“Einstein once wrote in a letter to a friend that the distinction between past and present and the future is just a stubbornly persistent illusion.” Those are the words of Rob Niosi, one of the subjects in Jay Cheel’s new documentary How To Build a Time Machine. The illusory nature of time is true in cinema as well – a film can pack so much information. Niosi, an animator from Pee Wee’s Playhouse, is building the titular replica from the 1960 adaptation of H.G. Wells’ The Time Machine. The second subject of the film is Ronald Mallett, a professor in the University of Connecticut studying Einstein’s theories about time travel. Cheel puts his cards on the table and reveals his subjects’ motivations within the film’s first fifteen minutes, a way of storytelling so refreshing because many movies drag their feet revealing what their characters or subjects want. Getting those revelations out of the way the film focuses on comparing methodology and digs deeper on the film’s themes.
I am using dry if not cryptic words to describe the documentary because it’s easy to be irreverent about its subject matter. Niosi, in choosing to use real materials, is taking longer to make his time machine than other Wells enthusiasts and longer than the prop men in the original film. And the doc delves into why some people reach out to those who study time travel the way Mallett does. These scenarios, as well as describing them are prone to be bungled under lesser hands. Controversy is the thing that sells documentaries these days, and on the other hand some of the film in the genre veer on hagiography. It’s commendable that Cheel, while showing that his subjects are capable of self-awareness, is approaching them with respect. And the film is the rare example of cases where people sound more sane the more they speak, a product when Cheels storytelling and the subjects’ eloquence combine.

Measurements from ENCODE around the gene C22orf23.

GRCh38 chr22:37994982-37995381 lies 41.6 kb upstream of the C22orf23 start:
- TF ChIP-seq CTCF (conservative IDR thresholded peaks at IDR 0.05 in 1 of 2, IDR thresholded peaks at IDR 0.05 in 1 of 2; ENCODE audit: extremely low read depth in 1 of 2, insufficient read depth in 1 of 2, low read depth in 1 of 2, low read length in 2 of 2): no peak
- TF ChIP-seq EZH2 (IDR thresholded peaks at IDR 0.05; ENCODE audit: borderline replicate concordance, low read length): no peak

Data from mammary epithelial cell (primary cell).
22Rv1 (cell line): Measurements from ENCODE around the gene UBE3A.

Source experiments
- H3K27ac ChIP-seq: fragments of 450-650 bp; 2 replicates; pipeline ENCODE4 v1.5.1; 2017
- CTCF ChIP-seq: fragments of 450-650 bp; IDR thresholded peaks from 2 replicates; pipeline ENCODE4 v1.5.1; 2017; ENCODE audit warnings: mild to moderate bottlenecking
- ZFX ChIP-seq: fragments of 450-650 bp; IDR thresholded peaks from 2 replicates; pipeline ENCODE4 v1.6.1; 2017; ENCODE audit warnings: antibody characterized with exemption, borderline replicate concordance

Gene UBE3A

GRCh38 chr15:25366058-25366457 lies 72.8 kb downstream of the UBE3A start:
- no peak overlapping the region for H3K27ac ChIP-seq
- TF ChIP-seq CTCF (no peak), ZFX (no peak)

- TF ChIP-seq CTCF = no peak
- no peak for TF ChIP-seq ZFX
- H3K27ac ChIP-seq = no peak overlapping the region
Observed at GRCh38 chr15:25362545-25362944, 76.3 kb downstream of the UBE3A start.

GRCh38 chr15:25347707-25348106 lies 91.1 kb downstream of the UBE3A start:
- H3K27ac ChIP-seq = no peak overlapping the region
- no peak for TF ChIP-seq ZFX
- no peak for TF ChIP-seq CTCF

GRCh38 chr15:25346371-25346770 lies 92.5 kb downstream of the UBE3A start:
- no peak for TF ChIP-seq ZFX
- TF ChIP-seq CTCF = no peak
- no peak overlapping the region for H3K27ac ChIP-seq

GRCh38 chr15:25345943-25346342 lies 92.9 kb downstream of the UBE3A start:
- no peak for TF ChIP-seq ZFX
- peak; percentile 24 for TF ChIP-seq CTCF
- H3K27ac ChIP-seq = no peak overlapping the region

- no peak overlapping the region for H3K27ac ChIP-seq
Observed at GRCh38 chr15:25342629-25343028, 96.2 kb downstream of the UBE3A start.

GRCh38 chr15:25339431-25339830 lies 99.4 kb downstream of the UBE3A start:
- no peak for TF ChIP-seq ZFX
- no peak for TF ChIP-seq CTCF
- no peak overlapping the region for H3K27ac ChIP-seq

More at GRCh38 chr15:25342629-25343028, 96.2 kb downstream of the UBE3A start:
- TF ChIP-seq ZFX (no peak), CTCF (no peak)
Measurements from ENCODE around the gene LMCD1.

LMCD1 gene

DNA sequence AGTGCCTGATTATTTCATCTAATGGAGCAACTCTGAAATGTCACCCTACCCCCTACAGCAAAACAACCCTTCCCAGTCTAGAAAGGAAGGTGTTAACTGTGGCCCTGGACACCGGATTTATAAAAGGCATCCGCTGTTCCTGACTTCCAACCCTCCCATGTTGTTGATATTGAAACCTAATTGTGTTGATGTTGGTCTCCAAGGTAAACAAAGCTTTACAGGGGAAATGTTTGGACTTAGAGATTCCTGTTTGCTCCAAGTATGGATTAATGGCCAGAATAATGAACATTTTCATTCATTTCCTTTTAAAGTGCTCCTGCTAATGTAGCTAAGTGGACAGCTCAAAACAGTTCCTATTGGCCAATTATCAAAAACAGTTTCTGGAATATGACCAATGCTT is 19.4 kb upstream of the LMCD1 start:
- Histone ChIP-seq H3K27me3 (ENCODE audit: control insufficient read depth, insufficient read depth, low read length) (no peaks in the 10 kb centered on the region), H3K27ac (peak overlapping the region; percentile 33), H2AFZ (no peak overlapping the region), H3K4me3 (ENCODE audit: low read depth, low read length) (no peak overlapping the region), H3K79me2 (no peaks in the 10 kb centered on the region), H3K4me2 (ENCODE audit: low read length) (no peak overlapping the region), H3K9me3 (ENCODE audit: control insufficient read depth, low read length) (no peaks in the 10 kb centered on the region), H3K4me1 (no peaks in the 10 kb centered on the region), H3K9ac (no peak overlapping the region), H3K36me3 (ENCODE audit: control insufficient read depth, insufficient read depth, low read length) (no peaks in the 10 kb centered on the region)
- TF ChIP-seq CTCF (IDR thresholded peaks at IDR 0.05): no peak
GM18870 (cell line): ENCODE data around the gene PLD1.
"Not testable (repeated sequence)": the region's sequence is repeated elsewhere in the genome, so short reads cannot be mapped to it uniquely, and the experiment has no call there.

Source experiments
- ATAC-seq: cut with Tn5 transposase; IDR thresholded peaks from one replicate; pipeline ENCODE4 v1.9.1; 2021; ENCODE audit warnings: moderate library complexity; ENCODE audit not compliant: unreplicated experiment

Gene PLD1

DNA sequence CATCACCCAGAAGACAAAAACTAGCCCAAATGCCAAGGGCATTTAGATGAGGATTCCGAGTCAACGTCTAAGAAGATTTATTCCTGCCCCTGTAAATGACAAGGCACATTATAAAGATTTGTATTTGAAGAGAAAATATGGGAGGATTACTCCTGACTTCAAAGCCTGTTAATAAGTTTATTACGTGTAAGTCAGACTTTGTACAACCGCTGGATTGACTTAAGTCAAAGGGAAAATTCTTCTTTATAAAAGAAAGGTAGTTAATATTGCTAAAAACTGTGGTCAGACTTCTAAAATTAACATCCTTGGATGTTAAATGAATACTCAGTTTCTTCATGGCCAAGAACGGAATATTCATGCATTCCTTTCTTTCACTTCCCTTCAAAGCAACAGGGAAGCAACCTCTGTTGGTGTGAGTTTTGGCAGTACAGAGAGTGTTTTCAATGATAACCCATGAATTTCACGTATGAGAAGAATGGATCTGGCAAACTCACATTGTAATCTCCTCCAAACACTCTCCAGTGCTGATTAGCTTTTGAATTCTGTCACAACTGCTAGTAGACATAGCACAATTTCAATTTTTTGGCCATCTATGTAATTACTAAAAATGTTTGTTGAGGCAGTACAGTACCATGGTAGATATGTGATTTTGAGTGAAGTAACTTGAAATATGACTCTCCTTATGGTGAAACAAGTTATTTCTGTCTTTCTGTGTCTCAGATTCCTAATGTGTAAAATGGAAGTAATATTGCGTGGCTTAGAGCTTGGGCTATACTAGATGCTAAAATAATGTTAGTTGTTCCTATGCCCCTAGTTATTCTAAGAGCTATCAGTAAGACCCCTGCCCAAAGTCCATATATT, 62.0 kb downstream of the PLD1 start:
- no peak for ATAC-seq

A hurdle that Cheel’s documentary successfully jumps over is cynicism over ‘weird’ ideas. It’s noticeable that both Niosi and Mallett are baby boomers, a generation who have had their fun but want to hold on to the people before them. Before the film’s title card is up, Niosi describes his and most people’s nostalgia, a sentiment that more people my generation are denouncing, a group well aware of the limitations of the present as well as the horrors of our past. But Niosi also talks to the people who help him make his machine and they discuss the discomforts of the past but they also have bucket lists of things they want to see or do if they can turn back time, just like we do. The film also delves into the main thing in Mallett’s bucket list. I also at first couldn’t help notice how much time and money it takes to achieve what both subjects want. But here’s the thing about ‘weird’ people like Niosi and Mallett and why we need to see more of them in films – they’re minds are larger, they’re more hard working, and they’re capable of love that is greater than mere mortals can fathom.
How To Build A Time Machine is playing at the Royal Cinema here in Toronto.